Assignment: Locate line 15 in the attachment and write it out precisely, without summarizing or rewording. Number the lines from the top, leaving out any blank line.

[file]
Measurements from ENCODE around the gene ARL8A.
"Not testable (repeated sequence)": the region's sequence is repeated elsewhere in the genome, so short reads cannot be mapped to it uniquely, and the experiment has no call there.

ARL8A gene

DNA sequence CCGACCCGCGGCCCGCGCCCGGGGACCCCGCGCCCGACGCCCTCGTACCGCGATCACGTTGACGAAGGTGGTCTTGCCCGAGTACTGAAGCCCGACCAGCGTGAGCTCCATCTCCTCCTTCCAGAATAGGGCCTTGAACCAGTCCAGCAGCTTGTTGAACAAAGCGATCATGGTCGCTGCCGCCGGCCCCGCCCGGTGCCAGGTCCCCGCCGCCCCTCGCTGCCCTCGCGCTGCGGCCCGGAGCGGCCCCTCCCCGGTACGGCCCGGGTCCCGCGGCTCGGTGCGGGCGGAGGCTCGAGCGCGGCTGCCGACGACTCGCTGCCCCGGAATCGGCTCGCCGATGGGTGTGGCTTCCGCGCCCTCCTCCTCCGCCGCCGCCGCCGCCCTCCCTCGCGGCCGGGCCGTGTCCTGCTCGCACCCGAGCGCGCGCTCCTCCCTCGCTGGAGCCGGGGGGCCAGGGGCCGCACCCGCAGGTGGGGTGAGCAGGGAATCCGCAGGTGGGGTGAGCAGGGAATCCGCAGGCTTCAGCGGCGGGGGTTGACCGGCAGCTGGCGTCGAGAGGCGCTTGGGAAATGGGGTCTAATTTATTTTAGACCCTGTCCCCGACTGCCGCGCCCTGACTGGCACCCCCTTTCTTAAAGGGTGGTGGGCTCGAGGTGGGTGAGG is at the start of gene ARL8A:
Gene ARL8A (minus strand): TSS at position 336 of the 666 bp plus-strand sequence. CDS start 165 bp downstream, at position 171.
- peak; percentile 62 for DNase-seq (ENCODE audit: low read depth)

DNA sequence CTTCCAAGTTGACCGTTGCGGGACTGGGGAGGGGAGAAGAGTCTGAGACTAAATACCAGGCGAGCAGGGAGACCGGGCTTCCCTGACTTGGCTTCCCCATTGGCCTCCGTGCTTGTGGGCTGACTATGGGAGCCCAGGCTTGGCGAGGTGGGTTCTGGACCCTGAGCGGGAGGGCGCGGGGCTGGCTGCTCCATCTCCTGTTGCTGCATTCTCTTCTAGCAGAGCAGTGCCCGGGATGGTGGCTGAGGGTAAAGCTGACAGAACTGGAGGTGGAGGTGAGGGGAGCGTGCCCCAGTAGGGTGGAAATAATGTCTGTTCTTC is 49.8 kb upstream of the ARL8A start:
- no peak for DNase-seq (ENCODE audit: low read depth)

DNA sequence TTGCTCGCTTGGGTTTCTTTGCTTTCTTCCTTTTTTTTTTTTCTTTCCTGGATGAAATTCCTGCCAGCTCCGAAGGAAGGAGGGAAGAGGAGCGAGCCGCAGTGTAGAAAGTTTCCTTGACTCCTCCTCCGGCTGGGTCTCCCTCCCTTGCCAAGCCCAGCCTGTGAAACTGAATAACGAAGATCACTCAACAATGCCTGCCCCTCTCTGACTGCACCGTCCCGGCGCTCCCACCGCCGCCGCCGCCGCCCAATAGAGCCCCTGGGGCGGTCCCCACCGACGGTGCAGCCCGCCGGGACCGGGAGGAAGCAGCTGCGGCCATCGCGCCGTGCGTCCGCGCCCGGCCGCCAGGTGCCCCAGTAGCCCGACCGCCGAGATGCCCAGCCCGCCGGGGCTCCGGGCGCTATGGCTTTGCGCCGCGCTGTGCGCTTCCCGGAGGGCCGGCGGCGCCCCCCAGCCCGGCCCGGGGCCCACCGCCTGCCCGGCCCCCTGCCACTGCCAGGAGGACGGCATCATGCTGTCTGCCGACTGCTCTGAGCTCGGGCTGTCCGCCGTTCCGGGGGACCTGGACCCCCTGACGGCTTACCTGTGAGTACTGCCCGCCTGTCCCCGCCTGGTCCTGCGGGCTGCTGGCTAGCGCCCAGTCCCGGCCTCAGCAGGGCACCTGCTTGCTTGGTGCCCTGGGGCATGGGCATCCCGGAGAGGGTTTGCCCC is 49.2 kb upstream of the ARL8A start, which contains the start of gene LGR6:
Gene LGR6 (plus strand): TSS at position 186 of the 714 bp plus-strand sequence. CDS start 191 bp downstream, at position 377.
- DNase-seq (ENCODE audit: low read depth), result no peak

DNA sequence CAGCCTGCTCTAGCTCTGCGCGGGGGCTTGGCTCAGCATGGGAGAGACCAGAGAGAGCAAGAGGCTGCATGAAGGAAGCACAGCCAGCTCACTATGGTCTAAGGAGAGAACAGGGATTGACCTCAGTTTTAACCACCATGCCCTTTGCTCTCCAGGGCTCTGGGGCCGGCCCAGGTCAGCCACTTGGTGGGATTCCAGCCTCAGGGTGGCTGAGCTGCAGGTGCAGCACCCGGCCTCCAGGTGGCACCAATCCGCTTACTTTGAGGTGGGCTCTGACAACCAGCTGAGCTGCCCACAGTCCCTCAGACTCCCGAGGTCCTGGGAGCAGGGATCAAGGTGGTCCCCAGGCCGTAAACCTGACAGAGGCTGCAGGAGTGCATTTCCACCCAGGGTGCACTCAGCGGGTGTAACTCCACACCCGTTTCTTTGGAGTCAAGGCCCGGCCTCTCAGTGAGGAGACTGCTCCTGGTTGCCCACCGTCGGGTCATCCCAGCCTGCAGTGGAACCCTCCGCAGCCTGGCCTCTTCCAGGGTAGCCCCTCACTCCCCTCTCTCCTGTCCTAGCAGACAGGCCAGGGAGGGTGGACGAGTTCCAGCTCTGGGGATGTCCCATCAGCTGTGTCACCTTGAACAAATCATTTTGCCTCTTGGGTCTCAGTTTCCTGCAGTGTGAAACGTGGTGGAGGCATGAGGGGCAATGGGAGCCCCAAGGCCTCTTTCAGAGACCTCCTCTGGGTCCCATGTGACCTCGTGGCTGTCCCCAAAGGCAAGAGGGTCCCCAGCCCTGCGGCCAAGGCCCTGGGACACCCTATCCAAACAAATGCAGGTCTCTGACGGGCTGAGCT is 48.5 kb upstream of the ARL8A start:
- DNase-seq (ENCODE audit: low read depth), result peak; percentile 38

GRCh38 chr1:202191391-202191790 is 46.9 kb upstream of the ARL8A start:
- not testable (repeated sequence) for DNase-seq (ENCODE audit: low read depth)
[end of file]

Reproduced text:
- not testable (repeated sequence) for DNase-seq (ENCODE audit: low read depth)